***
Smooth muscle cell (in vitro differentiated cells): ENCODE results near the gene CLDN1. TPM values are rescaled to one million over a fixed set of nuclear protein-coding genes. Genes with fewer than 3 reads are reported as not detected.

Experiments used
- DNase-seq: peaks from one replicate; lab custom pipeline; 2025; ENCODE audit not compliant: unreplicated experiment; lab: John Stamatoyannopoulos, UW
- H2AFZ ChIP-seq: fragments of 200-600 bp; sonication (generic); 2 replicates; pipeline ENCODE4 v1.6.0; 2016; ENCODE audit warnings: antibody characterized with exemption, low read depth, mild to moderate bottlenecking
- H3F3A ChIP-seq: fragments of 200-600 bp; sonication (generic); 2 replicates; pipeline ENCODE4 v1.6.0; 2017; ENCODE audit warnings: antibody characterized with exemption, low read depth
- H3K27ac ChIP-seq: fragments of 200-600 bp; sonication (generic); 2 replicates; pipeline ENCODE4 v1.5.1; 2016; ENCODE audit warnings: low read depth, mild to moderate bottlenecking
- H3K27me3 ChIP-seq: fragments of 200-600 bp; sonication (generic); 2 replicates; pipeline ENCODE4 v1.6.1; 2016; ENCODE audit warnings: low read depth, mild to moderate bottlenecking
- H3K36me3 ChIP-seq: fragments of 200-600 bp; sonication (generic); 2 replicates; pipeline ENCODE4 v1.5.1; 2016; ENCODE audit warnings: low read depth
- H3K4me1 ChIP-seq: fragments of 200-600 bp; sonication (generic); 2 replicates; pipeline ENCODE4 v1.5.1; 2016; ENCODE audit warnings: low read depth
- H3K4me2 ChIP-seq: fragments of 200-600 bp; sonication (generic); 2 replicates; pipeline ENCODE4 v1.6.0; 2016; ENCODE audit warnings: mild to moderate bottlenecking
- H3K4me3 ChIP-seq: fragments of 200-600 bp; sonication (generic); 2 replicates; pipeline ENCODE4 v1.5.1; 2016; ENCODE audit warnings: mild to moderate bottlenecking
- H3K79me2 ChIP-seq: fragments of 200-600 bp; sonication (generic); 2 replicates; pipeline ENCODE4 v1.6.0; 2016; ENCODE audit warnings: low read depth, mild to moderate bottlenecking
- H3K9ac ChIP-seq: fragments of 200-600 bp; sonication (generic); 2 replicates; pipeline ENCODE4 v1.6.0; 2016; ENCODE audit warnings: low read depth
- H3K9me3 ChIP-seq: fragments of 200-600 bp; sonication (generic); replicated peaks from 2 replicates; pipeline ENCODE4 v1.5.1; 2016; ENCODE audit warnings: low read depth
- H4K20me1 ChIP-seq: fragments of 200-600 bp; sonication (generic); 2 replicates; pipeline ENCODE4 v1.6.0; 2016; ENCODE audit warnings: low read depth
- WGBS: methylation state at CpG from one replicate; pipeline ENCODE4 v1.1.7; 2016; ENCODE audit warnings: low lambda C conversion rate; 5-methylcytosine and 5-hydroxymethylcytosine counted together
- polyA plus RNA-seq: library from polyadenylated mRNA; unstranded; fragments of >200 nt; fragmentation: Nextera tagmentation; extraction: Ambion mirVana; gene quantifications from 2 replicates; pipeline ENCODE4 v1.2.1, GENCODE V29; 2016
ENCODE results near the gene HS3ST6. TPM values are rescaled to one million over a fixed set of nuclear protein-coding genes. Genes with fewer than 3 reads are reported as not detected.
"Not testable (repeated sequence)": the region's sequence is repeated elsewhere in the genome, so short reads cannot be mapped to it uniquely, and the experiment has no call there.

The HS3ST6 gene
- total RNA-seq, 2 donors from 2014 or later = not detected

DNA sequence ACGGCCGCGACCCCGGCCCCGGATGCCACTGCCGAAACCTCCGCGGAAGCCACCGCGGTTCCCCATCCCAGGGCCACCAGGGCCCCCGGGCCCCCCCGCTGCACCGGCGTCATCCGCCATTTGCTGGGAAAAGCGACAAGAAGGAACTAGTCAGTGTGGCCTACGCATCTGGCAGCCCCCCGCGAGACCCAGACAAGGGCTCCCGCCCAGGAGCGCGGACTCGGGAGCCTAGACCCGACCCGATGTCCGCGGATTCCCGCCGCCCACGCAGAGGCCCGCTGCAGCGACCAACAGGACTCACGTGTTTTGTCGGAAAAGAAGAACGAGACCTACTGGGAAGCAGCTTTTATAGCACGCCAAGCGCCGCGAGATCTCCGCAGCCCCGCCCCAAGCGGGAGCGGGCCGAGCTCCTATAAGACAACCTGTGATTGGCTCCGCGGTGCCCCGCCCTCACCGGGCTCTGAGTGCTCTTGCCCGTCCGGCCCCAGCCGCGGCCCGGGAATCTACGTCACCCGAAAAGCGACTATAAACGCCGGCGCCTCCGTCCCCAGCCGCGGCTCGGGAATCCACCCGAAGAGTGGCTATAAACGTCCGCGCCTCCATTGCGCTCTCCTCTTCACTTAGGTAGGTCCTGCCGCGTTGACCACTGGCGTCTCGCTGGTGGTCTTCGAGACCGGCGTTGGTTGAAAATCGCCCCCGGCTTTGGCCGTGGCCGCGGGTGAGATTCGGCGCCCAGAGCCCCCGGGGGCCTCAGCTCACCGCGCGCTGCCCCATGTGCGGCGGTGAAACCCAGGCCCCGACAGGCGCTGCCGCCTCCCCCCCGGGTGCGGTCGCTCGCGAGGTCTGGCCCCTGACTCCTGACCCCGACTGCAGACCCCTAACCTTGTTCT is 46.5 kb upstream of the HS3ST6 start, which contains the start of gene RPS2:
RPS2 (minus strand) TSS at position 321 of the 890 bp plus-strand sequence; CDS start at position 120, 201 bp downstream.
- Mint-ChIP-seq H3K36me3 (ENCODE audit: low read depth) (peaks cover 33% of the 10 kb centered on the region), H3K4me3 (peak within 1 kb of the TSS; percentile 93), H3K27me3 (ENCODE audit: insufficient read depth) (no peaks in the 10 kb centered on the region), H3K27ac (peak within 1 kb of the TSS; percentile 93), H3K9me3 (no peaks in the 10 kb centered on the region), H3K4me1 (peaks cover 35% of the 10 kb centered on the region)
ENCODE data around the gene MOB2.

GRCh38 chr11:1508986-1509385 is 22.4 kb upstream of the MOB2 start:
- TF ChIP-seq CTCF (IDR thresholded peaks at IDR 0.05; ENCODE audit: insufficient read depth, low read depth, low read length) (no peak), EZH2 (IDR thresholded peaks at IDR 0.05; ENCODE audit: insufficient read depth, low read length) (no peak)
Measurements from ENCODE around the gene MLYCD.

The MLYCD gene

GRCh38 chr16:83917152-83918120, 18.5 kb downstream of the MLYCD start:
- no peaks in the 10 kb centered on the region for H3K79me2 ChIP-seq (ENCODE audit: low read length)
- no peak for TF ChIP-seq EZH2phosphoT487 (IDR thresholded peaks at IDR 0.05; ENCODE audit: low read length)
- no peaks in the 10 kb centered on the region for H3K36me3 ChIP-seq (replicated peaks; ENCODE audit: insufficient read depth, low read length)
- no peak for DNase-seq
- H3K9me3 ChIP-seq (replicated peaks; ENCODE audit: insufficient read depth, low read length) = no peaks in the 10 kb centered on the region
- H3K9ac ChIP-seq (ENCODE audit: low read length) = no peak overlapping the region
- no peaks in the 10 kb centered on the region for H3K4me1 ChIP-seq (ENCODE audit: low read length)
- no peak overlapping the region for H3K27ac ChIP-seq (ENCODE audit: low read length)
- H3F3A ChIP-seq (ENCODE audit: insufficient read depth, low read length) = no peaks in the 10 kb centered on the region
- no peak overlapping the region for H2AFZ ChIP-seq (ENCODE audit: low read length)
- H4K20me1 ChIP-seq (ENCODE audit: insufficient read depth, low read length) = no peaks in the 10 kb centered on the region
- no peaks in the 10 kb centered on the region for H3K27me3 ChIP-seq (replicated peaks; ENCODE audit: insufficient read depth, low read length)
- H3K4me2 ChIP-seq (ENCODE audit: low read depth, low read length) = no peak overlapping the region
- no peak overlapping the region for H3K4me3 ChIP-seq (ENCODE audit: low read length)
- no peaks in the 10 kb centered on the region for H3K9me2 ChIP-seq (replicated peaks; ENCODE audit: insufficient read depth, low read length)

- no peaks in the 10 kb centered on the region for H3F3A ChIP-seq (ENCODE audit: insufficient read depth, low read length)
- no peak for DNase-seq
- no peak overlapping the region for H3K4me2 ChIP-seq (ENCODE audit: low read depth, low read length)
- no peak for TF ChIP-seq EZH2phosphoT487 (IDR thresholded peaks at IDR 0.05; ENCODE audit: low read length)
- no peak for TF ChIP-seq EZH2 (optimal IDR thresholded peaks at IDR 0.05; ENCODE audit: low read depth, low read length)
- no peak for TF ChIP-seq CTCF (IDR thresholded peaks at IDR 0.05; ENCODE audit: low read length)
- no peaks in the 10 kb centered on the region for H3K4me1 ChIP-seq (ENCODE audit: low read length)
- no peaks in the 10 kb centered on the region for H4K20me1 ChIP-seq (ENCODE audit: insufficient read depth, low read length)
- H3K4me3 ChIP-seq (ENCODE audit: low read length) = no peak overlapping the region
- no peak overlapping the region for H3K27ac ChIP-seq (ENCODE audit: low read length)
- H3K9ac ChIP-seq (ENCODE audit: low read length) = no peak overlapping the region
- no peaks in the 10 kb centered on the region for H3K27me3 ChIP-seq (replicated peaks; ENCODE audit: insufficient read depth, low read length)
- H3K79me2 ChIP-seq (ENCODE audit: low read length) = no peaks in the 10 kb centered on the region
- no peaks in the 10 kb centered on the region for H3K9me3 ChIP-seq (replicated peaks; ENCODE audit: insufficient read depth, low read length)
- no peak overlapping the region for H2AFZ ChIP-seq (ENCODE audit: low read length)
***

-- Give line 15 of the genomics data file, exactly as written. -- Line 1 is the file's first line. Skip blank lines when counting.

- H4K20me1 ChIP-seq: fragments of 200-600 bp; sonication (generic); 2 replicates; pipeline ENCODE4 v1.6.0; 2016; ENCODE audit warnings: low read depth